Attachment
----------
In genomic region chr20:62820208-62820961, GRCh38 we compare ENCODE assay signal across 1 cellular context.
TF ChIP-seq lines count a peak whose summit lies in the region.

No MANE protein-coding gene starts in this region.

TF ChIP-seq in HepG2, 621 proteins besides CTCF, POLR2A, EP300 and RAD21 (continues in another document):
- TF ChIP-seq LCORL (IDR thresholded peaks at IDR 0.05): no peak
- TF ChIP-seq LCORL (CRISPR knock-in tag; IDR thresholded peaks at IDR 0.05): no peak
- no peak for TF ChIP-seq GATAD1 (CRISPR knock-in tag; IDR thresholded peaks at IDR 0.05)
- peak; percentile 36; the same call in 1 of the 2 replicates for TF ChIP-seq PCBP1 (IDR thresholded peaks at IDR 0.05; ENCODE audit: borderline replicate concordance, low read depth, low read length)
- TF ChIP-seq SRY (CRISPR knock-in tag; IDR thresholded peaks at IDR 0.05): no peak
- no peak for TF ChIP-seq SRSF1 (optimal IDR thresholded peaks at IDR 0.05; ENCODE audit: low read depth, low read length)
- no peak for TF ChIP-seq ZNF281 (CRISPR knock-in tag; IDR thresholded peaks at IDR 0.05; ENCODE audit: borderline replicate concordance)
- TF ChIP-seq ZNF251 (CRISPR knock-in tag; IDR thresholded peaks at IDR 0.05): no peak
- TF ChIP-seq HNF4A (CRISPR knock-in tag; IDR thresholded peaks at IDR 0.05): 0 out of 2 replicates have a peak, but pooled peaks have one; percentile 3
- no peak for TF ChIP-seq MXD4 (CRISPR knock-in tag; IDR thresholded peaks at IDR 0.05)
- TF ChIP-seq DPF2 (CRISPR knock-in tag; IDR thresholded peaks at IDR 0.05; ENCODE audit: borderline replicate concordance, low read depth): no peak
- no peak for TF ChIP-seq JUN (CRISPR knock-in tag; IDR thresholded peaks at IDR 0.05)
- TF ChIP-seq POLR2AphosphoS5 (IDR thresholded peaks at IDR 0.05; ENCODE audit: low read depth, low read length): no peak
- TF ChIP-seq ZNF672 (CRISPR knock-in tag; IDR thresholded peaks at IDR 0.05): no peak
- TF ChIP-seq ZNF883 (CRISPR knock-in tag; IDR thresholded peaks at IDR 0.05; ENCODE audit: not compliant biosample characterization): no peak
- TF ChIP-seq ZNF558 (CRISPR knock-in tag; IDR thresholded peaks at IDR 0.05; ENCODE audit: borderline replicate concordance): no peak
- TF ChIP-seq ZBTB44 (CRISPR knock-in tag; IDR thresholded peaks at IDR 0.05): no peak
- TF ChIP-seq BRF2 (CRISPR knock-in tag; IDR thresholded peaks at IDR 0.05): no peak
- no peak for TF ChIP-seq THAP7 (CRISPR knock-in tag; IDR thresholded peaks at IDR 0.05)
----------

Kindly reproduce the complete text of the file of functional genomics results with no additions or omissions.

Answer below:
In genomic region chr20:62820208-62820961, GRCh38 we compare ENCODE assay signal across 1 cellular context.
TF ChIP-seq lines count a peak whose summit lies in the region.

No MANE protein-coding gene starts in this region.

TF ChIP-seq in HepG2, 621 proteins besides CTCF, POLR2A, EP300 and RAD21 (continues in another document):
- TF ChIP-seq LCORL (IDR thresholded peaks at IDR 0.05): no peak
- TF ChIP-seq LCORL (CRISPR knock-in tag; IDR thresholded peaks at IDR 0.05): no peak
- no peak for TF ChIP-seq GATAD1 (CRISPR knock-in tag; IDR thresholded peaks at IDR 0.05)
- peak; percentile 36; the same call in 1 of the 2 replicates for TF ChIP-seq PCBP1 (IDR thresholded peaks at IDR 0.05; ENCODE audit: borderline replicate concordance, low read depth, low read length)
- TF ChIP-seq SRY (CRISPR knock-in tag; IDR thresholded peaks at IDR 0.05): no peak
- no peak for TF ChIP-seq SRSF1 (optimal IDR thresholded peaks at IDR 0.05; ENCODE audit: low read depth, low read length)
- no peak for TF ChIP-seq ZNF281 (CRISPR knock-in tag; IDR thresholded peaks at IDR 0.05; ENCODE audit: borderline replicate concordance)
- TF ChIP-seq ZNF251 (CRISPR knock-in tag; IDR thresholded peaks at IDR 0.05): no peak
- TF ChIP-seq HNF4A (CRISPR knock-in tag; IDR thresholded peaks at IDR 0.05): 0 out of 2 replicates have a peak, but pooled peaks have one; percentile 3
- no peak for TF ChIP-seq MXD4 (CRISPR knock-in tag; IDR thresholded peaks at IDR 0.05)
- TF ChIP-seq DPF2 (CRISPR knock-in tag; IDR thresholded peaks at IDR 0.05; ENCODE audit: borderline replicate concordance, low read depth): no peak
- no peak for TF ChIP-seq JUN (CRISPR knock-in tag; IDR thresholded peaks at IDR 0.05)
- TF ChIP-seq POLR2AphosphoS5 (IDR thresholded peaks at IDR 0.05; ENCODE audit: low read depth, low read length): no peak
- TF ChIP-seq ZNF672 (CRISPR knock-in tag; IDR thresholded peaks at IDR 0.05): no peak
- TF ChIP-seq ZNF883 (CRISPR knock-in tag; IDR thresholded peaks at IDR 0.05; ENCODE audit: not compliant biosample characterization): no peak
- TF ChIP-seq ZNF558 (CRISPR knock-in tag; IDR thresholded peaks at IDR 0.05; ENCODE audit: borderline replicate concordance): no peak
- TF ChIP-seq ZBTB44 (CRISPR knock-in tag; IDR thresholded peaks at IDR 0.05): no peak
- TF ChIP-seq BRF2 (CRISPR knock-in tag; IDR thresholded peaks at IDR 0.05): no peak
- no peak for TF ChIP-seq THAP7 (CRISPR knock-in tag; IDR thresholded peaks at IDR 0.05)